Pharmacy students help children with diabetes

Third-year Presbyterian College School of Pharmacy student Clayton Melson made sure his calendar was clear last week.

That’s when Self Regional Healthcare hosted Camp Porcupine, a camp for children with diabetes, as the Greenwood hospital has done for the past 25 years.

Melson was raring to go. But, on the first day of camp, he noticed someone was missing.

“We have one camper that was new to the camp last year, shortly after he was diagnosed,” Melson said. “It took him a couple of days to really warm up to the other campers.

“Everything was new to him: his meter, his insulin, his way of life.”

Melson was looking forward to seeing the camper again this year, but he wasn’t there when check-in time ended at 9 a.m. last Monday morning.

“It wasn’t until 9:05 when I saw that big grin walking down the hill that I knew that this camp didn’t just have an impact on the kids’ lives, it had an impact on mine, as well,” Melson said.

Melson was among 13 School of Pharmacy students who volunteered at Camp Porcupine at the Greenwood Family YMCA last week. They were on hand to live out the pharmacy’s school’s mission to care for the community by helping teach diabetic children how to manage their condition while still having fun.

Melson and others used games to teach the 7- to 15-year-old children how to count carbohydrates, how to eat healthier, and how their bodies react to eating, fasting and exercise.

The volunteers also helped keep an eye on the campers as they hiked, swam and participated in other crafts and activities throughout the week.

“A lot of times, these kids aren’t as active in their regular lives because they may see their condition as a restriction,” Melson said. “At camp,we turn this restriction into a minor hindrance.”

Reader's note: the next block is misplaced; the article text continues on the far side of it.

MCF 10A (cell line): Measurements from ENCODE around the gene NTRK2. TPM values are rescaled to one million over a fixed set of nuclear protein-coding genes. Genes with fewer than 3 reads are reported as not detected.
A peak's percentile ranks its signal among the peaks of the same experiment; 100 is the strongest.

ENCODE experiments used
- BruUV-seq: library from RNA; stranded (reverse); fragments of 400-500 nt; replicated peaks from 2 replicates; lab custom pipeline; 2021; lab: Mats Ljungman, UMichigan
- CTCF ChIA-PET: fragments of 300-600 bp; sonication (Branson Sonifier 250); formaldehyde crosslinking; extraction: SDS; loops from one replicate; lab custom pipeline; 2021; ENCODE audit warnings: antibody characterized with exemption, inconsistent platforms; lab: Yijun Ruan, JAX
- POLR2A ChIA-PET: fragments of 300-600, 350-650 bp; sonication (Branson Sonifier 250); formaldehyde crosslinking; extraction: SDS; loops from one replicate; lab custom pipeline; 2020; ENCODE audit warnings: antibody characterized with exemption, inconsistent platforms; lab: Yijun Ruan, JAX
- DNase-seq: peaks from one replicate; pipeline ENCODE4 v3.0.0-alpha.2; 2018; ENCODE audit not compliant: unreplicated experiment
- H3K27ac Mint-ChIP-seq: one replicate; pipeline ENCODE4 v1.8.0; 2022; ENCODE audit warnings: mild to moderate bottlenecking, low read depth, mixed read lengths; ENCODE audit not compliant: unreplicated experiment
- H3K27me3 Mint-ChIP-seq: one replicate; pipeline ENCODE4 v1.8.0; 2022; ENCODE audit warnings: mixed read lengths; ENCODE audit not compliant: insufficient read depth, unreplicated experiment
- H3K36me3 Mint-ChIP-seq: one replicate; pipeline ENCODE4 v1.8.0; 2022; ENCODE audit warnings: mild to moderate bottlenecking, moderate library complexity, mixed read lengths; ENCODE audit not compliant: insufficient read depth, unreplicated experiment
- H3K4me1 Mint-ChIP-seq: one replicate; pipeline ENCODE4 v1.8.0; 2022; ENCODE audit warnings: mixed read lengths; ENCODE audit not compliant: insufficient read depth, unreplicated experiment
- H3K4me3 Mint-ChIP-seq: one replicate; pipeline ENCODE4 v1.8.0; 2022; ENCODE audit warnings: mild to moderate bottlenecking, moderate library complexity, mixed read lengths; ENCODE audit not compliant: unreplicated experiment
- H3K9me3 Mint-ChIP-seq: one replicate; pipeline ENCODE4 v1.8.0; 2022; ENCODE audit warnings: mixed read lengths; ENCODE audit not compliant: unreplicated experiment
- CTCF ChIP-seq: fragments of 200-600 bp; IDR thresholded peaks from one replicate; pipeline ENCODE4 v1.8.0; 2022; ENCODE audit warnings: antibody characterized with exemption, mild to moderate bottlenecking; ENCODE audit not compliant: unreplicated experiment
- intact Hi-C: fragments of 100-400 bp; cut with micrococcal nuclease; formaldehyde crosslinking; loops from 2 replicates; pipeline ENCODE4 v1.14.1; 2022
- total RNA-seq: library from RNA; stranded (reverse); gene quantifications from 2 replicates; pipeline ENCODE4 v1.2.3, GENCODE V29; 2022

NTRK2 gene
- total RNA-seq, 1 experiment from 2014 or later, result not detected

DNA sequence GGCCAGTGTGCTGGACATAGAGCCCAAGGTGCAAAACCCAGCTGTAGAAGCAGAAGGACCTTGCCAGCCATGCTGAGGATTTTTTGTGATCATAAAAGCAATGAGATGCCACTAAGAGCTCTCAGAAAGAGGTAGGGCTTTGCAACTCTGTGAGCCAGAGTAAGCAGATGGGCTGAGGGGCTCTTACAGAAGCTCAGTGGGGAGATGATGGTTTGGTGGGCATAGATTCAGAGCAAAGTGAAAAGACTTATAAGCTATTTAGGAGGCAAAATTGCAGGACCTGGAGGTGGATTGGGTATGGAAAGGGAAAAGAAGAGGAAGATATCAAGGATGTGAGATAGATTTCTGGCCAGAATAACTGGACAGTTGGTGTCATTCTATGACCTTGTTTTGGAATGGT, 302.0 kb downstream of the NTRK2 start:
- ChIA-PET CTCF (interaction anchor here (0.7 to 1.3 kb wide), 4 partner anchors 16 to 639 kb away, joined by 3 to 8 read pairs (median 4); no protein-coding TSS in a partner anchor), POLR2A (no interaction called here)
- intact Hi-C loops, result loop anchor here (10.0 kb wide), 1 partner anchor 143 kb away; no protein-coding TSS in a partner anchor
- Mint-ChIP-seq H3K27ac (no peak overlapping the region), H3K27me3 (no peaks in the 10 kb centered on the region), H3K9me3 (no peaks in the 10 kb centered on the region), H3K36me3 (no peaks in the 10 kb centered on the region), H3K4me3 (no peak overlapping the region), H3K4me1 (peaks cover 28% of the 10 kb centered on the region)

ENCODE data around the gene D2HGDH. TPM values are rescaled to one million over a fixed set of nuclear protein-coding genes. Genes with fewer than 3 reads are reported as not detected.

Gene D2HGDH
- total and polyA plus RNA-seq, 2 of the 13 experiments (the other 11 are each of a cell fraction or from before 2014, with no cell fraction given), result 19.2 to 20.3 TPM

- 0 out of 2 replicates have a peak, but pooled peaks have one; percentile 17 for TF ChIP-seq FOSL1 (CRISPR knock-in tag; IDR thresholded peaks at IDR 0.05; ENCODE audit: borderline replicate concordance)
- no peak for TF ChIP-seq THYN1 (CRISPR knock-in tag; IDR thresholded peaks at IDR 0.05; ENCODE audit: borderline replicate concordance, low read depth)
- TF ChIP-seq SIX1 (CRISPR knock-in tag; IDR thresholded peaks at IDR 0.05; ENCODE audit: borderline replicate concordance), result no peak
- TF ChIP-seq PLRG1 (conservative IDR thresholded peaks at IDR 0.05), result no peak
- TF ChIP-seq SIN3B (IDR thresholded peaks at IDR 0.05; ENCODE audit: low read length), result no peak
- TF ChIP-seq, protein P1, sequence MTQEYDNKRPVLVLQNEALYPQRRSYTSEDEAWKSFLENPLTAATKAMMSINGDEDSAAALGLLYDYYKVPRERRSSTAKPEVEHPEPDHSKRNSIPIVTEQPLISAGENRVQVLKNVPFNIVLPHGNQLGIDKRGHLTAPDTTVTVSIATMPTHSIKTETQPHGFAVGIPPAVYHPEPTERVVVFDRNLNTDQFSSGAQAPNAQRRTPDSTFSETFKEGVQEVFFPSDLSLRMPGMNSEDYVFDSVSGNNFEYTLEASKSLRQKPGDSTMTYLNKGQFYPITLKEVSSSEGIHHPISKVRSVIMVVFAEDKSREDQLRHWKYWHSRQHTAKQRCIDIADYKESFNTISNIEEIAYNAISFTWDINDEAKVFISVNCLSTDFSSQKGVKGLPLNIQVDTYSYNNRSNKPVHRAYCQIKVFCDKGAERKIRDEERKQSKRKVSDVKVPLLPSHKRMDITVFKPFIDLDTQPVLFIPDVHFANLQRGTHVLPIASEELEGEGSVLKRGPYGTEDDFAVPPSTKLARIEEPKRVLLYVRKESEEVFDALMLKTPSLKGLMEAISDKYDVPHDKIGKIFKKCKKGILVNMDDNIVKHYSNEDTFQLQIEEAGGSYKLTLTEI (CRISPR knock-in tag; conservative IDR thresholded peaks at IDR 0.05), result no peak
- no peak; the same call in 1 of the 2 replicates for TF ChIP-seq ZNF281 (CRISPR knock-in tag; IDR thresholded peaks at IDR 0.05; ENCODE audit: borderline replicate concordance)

Melson said the camp shows the children they’re not alone and gives them an opportunity to look out for one another. It’s not uncommon for campers to ask the volunteers and staff members to check on their fellow campers if they look like tired or like their blood sugar is low.

No matter how much fun they’re having, campers stop whatever game or activity they’re doing so their fellow camper can be checked on. Campers will gladly wait until their fellow camper’s blood sugar level is brought back under control before they begin playing again.

“From what I have observed,” Melson said, “they see one other as being dealt the same hand in life. That mentality naturally manifests itself into caring for one another.”

And what about the camper Melson was waiting for on the first day of camp?

“He had a great week,” Melson said. “From one year to now, he has grown from the quiet new guy to the center of attention.

“But more importantly, he has grown with his condition, and that is something that I feel grateful to have contributed to.”